Reviewed by Susan E. Morris
An insightful memoir that explores Hollywood from a Christian’s perspective
Whether you’re a young person hoping to find a place on the silver screen or a seasoned Hollywood professional seeking God, or simply curious about what goes on behind the scenes, this story is for you.
Nathan Clarkson’s Finding God in Hollywood offers an insightful study for anyone looking for an exploration of Christianity in showbusiness.
Combining memoir and evangelism, the book is a fast and engaging read with many stories from within the industry.
Clarkson notes: “I’ve been a pyschopath, a high school jock, a college nerd, a mental ward patient, a doctor, a pastor, a frat boy, a cop, a cowboy, an intern, a vigilante, a cult member, a robber, a boy band member, a biker thug, a soldier, a guy next door… and that’s just on screen.”
The chapters follow Clarkson on a lifetime’s journey from a youth spent loving God and seeing the world through a lens of hopefulness to years of study while dreaming about becoming an actor.
Clarkson eventually chased his dream to Hollywood, where he met Hollywood’s hard realities and became disillusioned by the picture-perfect world portrayed on the screen. Aspiring actors often have ample reasons to lose hope. What’s most intriguing about Clarkson’s story is the grit it takes to stick it out through the hard times and the thoughtful way he approaches life.
A lot can be learned from reading closely as Clarkson compares the careful guidance of his acting teacher to the gentle leading hand of a loving creator or when he explains how he used the “Yes, and…” technique of improv acting to pull himself through hard times.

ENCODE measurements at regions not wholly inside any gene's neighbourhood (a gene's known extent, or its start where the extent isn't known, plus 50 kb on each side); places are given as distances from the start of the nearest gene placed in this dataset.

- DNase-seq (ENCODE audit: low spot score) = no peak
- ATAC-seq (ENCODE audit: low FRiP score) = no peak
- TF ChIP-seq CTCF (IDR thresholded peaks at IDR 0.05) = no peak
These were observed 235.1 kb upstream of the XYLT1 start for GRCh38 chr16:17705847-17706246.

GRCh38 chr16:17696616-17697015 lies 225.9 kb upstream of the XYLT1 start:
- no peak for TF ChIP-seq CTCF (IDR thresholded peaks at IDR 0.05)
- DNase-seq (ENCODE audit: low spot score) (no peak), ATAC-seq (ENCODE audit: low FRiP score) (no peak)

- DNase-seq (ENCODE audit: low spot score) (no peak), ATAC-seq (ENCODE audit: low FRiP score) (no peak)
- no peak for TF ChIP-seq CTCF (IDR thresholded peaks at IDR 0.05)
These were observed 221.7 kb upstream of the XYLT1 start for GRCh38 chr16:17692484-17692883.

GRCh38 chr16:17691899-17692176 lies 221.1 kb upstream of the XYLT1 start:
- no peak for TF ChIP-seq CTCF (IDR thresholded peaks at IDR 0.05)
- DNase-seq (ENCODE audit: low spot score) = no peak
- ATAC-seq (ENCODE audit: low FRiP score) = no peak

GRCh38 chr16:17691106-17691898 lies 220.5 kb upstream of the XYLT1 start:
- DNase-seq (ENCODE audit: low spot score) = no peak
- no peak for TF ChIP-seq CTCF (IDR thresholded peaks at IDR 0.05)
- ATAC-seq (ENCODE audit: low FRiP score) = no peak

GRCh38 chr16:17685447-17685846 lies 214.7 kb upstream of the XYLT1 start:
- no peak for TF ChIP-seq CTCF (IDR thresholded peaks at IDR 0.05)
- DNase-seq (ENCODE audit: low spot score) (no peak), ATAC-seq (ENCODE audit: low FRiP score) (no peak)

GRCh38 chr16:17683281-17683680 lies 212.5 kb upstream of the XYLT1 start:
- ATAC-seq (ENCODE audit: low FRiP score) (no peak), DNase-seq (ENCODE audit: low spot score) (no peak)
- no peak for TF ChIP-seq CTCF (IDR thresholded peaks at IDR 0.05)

Many of the chapters focus on his experiences in Hollywood and provides unique visions of how circumstances can be approached with a love for God at the forefront.
The book is written in a winning and approachable style. Humorous and insightful quotes are included at the start of each chapter and set a tone for the reader’s experience as a whole. While Clarkson often discusses deep subjects, he frequently does so from an open, forthright, and down-to-earth perspective that makes his writing easy to connect with.
At times, his enthusiastic evangelism may turn off less zealous readers with simple fixes to life’s hardships captured in directives like “So, go to your creator and find healing, peace, acceptance, and love.”
However, those are minor points in light of the overall picture. Clarkson’s approach is far and away rational and relatable, and he offers an interesting critique of Christian Fundamentalism. He evaluates how an obsession with “modesty, temperance, and moralism” allowed Hollywood to win an early battle against conservative values and set the stage for even more liberal portrayals in film. However, the most compelling aspects of the critique can get a bit lost when the solution offered is oversimplified, relying on turning to God so He can fix it. Still, it offers interesting commentary not just about how things got to be how they are but also about modern megachurches and theological movies.
The issues are complex, and while this book doesn’t seek to remedy them, it offers hope and guidance to Christians desiring a career in Hollywood and the details of what goes on behind the curtains.
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